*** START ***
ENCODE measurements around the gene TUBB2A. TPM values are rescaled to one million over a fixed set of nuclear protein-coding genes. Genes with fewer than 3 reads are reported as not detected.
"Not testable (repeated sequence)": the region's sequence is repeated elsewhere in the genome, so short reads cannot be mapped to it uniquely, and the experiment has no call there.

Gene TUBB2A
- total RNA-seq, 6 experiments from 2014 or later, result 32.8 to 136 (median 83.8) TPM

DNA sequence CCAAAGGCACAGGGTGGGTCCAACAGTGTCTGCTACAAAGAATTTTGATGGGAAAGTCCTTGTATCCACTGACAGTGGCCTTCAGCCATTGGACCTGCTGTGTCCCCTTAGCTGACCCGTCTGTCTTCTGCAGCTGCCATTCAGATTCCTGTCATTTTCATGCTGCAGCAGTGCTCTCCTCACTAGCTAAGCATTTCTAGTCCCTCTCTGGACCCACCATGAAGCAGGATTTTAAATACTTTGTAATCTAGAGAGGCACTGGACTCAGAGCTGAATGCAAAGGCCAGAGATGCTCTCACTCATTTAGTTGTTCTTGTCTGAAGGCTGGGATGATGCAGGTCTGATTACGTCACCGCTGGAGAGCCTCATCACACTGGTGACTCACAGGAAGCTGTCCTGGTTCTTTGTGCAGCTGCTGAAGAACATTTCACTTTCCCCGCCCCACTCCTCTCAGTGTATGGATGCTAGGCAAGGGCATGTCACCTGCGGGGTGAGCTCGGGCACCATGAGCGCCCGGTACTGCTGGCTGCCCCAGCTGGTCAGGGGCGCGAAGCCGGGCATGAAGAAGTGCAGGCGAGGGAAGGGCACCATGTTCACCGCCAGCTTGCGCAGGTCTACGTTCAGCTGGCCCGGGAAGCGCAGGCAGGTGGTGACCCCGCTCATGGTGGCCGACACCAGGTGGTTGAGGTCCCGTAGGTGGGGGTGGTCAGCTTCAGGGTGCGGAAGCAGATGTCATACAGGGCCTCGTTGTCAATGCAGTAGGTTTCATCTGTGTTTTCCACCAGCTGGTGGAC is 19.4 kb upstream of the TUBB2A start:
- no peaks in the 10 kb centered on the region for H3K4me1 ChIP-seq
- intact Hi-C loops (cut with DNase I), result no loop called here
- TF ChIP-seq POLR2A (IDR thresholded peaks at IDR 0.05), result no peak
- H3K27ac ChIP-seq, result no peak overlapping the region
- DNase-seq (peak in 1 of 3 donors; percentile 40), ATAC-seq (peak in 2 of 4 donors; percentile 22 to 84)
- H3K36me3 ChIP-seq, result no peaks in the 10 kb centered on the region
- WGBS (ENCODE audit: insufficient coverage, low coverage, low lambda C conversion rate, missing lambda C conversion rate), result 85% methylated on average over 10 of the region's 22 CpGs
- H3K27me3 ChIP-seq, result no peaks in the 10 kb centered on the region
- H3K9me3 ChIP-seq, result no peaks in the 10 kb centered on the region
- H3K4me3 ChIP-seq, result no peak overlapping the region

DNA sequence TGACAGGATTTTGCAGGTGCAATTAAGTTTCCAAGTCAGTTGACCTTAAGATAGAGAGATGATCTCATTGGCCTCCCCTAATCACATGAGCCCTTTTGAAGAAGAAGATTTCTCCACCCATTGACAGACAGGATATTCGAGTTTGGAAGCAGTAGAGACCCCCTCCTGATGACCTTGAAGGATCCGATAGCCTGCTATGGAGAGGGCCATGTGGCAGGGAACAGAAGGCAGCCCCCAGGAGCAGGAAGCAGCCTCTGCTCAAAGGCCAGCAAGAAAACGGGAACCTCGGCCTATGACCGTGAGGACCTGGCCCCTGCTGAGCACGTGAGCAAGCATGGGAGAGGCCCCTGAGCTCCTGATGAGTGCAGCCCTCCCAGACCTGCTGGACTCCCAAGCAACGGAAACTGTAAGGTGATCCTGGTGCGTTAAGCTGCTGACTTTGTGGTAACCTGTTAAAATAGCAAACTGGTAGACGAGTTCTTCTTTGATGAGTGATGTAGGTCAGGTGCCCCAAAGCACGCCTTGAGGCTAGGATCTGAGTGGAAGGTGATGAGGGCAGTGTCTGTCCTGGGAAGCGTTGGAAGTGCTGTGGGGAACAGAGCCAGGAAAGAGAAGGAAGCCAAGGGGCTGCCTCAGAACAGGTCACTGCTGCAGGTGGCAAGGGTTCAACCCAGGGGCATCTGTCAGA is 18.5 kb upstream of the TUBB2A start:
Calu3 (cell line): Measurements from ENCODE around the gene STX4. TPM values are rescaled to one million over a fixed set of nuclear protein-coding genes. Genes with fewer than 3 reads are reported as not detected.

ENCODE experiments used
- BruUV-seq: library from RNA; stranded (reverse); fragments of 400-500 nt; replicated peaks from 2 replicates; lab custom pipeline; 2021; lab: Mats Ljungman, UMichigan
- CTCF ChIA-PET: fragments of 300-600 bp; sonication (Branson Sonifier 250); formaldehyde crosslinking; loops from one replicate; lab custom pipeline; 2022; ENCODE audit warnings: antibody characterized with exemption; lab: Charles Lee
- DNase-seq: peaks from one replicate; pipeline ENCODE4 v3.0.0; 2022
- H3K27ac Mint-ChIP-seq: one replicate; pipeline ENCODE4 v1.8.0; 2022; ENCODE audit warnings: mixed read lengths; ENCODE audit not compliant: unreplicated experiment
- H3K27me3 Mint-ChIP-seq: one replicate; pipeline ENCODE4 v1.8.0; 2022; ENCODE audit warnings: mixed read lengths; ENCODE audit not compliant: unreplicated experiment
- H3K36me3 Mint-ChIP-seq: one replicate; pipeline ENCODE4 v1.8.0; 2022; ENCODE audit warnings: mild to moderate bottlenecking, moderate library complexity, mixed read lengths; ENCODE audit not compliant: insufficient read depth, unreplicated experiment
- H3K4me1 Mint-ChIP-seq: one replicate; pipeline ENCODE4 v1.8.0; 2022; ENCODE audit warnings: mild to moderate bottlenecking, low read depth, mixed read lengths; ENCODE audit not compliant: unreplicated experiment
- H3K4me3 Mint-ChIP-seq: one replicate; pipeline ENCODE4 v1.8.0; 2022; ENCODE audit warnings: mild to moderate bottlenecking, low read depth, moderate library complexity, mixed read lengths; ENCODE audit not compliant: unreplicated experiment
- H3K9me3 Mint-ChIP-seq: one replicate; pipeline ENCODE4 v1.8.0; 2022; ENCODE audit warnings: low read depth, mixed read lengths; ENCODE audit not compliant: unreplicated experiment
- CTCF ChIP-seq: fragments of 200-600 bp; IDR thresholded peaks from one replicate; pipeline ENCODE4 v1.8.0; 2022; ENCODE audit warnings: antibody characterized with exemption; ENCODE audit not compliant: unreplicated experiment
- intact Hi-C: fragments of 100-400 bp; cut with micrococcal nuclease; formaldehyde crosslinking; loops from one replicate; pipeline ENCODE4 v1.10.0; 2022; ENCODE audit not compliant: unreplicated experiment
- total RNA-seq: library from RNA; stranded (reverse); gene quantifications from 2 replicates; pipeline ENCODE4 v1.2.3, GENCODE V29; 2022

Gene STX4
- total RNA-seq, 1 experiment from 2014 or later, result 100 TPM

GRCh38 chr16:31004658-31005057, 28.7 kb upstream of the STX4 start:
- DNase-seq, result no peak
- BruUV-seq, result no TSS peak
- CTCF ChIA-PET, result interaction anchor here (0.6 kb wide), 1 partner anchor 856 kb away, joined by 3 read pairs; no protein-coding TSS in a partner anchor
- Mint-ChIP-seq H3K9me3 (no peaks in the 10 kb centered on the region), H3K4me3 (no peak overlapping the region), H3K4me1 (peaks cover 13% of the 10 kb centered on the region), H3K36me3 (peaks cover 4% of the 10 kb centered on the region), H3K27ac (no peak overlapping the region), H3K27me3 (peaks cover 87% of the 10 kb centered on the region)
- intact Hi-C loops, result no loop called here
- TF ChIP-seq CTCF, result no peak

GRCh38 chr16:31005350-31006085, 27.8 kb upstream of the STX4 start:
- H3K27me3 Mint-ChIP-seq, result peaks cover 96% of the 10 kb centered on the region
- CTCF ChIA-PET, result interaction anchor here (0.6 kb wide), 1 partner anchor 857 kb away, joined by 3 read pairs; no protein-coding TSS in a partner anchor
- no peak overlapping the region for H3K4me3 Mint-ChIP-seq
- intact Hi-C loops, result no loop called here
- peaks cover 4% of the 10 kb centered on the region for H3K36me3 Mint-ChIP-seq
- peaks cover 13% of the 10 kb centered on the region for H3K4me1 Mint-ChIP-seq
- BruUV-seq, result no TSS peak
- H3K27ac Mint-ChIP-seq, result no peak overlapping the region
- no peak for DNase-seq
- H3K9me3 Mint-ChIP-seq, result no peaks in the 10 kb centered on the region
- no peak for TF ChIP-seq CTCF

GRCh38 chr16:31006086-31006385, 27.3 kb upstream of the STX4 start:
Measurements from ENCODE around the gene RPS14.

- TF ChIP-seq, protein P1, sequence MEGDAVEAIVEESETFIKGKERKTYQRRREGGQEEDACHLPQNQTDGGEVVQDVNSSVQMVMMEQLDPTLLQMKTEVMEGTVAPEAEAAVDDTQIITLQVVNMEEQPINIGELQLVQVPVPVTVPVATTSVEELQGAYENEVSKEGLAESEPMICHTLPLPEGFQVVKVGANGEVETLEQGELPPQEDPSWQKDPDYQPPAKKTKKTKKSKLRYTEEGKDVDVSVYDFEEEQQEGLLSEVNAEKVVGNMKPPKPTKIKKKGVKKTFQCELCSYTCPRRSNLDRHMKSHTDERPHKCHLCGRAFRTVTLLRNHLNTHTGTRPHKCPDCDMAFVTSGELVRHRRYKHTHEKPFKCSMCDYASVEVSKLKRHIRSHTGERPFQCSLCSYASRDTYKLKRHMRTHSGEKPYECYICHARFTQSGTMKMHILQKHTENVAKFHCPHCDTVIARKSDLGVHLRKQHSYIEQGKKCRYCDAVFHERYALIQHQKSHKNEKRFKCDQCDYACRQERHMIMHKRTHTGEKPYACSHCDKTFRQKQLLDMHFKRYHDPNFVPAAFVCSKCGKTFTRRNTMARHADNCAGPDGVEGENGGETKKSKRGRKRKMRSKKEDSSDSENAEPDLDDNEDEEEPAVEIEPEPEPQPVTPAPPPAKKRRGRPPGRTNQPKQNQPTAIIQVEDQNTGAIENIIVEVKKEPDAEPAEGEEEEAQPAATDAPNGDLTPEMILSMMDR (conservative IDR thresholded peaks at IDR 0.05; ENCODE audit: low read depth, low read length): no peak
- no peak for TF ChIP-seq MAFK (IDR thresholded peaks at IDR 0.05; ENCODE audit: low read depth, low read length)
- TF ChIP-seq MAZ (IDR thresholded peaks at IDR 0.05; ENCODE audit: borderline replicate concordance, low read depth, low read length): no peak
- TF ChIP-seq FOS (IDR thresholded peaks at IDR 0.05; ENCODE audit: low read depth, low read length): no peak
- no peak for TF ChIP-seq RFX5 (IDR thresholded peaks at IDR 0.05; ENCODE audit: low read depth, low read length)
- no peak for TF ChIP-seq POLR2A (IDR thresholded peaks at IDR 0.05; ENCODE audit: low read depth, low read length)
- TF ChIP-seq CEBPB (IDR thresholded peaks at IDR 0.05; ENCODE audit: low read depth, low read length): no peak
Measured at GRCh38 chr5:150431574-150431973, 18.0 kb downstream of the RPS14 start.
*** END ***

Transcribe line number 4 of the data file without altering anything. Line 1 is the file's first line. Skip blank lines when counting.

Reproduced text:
- total RNA-seq, 6 experiments from 2014 or later, result 32.8 to 136 (median 83.8) TPM